A Handful of Tips 54 –
The five best tips for a chairperson to run a question and answer session after a formal speech
Before a meeting starts the chairperson must get the speaker’s agreement to answer questions from the floor.
The audience must be told before the start if and when the speaker is prepared to answer questions.
1, The chairperson should set the rules
“One question at a time please.”
“Keep your questions short and to the point.”
“I will repeat the question so all will be able to hear and to give the speaker a chance to consider the answer.”
2. The chairperson is the boss and must keep the audience in control and in good humour
The chairperson must see that the questions given to the speaker are to the point and as complete as possible.
3. All questions and answers should be clearly audible
For a large audience use transmitting microphones. Often standing microphones are placed around a room and the questioner moves to the microphone to ask a question.
4. Useful techniques if questions are not forthcoming
Before the talk select a few members of the audience to prepare a question to ask the speaker.
Announce a short break to give people time to turn to their neighbours to discuss the talk. After several minutes ask if there are any further questions for the speaker.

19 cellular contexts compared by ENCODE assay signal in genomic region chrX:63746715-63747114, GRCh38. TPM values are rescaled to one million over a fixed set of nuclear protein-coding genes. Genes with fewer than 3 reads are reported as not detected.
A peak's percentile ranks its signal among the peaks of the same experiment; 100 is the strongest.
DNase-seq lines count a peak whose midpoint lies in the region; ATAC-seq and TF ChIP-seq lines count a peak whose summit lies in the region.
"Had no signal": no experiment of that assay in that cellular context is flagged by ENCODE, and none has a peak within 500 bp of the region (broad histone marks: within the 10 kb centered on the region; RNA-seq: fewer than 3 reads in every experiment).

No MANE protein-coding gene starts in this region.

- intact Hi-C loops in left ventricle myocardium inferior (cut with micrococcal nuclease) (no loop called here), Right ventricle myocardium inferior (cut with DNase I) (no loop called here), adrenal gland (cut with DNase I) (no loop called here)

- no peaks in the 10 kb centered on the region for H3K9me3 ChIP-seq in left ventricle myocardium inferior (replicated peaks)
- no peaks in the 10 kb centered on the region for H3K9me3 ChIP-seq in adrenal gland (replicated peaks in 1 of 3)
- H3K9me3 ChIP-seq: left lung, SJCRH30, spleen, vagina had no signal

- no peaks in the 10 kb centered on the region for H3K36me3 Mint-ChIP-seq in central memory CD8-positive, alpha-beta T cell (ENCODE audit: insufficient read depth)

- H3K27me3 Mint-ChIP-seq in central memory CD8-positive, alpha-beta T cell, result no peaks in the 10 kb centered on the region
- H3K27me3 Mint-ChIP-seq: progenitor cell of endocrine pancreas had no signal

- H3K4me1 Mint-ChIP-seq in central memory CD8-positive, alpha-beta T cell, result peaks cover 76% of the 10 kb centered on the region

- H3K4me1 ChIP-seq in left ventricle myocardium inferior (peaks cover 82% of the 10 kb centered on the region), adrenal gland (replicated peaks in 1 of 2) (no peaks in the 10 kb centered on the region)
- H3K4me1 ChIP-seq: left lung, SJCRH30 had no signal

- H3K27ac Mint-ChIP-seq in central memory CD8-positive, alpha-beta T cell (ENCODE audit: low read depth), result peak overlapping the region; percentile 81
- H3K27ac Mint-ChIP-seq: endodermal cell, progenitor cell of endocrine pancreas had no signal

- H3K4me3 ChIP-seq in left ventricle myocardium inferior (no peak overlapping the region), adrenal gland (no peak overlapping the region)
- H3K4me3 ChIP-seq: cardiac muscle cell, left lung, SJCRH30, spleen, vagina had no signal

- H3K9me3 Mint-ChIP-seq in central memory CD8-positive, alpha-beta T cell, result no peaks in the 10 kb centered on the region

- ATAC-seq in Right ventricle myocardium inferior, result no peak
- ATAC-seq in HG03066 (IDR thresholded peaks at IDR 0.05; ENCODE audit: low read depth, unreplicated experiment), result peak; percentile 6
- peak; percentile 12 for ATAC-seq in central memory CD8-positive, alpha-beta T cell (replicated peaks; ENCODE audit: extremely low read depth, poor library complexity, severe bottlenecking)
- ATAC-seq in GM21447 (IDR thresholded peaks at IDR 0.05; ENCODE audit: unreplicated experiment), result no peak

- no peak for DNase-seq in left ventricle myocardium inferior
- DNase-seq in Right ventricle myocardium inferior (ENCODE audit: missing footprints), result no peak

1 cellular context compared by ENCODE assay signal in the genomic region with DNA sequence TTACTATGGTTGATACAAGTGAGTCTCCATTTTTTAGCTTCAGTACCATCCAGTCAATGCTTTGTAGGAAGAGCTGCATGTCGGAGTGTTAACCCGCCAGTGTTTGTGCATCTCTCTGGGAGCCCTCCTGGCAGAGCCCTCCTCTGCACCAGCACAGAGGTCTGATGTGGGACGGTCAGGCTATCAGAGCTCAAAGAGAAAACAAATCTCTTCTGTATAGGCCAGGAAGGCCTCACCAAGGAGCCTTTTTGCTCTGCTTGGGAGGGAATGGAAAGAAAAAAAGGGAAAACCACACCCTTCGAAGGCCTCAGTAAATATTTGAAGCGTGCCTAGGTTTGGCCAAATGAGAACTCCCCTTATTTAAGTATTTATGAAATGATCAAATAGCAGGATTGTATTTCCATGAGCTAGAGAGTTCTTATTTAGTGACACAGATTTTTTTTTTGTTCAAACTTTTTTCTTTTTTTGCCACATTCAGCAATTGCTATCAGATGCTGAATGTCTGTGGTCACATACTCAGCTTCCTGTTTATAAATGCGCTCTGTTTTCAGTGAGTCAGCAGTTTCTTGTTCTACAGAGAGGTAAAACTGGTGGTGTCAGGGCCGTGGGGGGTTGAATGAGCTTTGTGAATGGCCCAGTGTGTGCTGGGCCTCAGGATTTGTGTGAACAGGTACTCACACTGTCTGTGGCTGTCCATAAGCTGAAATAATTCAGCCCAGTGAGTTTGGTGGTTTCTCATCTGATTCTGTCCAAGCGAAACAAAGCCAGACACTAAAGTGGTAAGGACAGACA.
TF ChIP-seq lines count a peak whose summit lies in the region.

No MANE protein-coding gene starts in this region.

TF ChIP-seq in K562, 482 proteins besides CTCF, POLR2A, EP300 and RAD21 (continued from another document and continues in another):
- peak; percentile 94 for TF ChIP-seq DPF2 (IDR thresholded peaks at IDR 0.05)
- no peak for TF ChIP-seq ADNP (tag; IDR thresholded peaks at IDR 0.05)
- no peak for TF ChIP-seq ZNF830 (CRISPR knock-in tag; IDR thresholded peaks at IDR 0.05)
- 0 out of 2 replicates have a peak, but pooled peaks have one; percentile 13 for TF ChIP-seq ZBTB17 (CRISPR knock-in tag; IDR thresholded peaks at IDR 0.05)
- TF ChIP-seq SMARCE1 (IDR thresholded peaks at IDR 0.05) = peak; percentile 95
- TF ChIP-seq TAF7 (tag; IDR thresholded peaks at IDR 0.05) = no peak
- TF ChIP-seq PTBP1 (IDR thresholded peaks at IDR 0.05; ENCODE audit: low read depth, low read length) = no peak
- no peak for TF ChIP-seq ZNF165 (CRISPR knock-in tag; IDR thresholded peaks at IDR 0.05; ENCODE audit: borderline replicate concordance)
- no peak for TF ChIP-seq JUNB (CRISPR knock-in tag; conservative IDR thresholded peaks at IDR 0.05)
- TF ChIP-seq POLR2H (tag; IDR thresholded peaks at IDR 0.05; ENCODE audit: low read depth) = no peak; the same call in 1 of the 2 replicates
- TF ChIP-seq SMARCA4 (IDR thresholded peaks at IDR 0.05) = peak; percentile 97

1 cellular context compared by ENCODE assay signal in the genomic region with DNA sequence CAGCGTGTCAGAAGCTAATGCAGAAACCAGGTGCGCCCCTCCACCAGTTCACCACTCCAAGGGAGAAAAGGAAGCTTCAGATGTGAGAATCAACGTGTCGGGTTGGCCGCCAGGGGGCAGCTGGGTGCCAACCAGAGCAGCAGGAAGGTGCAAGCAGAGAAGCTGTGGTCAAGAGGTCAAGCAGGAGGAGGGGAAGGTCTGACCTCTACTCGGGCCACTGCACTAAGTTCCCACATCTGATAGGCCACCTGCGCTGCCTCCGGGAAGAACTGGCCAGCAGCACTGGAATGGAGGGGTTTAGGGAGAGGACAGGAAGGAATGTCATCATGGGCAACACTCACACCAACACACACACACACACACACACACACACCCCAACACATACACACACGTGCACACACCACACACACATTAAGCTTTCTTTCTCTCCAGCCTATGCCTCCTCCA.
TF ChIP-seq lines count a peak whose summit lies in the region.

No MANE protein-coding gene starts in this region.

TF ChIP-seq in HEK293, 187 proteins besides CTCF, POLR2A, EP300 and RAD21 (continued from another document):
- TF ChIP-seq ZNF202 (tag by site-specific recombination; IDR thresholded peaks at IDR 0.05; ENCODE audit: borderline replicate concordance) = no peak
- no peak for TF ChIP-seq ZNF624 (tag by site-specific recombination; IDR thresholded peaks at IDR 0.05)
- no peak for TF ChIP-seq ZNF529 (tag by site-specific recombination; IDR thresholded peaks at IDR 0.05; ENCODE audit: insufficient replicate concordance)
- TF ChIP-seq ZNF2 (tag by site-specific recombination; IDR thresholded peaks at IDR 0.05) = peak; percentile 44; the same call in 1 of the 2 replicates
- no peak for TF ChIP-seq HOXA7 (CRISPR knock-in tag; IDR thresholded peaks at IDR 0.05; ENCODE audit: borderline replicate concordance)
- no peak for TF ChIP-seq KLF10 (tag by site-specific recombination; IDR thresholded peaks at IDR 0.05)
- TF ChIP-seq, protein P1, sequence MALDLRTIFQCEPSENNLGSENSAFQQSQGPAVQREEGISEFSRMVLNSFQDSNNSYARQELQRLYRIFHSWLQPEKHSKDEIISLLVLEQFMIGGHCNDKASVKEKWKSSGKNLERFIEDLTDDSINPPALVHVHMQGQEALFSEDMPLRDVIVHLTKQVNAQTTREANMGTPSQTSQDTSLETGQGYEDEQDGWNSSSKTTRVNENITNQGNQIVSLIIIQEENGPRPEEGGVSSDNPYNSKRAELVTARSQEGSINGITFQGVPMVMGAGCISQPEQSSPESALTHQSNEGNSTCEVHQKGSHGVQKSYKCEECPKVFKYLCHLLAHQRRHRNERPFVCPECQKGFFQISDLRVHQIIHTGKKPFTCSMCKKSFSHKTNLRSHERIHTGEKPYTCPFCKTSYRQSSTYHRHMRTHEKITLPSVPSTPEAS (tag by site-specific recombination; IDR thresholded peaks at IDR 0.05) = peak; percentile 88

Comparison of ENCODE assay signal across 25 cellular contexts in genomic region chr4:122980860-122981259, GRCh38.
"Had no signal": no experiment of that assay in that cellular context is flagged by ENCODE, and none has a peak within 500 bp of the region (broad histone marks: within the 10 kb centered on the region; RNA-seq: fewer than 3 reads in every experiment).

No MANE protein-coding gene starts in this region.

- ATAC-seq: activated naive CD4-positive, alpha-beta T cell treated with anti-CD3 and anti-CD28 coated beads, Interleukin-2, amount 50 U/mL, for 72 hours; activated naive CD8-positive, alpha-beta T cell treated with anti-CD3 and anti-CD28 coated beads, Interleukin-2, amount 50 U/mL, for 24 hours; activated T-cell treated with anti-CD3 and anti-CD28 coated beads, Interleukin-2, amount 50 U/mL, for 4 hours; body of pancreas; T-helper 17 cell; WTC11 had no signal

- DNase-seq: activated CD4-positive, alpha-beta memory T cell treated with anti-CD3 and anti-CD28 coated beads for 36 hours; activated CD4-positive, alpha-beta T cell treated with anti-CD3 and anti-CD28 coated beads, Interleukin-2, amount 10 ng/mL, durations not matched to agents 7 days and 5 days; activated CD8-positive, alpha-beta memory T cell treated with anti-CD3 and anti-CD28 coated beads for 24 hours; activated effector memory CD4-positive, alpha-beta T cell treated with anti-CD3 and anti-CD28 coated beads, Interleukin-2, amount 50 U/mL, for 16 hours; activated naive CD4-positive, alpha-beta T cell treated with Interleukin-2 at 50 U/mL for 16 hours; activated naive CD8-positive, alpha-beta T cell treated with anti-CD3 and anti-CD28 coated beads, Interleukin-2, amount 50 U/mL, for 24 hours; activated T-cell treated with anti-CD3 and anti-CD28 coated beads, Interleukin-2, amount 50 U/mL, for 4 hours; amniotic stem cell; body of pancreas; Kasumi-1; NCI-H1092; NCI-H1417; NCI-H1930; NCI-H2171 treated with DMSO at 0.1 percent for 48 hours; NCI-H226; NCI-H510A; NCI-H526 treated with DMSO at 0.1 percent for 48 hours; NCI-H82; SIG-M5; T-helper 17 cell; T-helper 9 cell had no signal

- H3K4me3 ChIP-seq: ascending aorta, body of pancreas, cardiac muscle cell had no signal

Some people are shy about asking questions in public so be prepared to accept written questions.
5. The chairperson should be democratic when selecting questioners
Take questions in a logical order. Discourage people who want to make a speech without asking a question.
Time usually limits the number of questions so make sure a few vocal people don’t dominate.
“The chairman’s job is to protect the weak and control the strong.”
Source: “Training Secrets. Helping adults learn” Moss Associates Ltd. New Zealand and Cengage Learning Asia, Singapore. Also available as an eBook from Amazon.com. (This book is a good resource. It contains 49 ways to train.)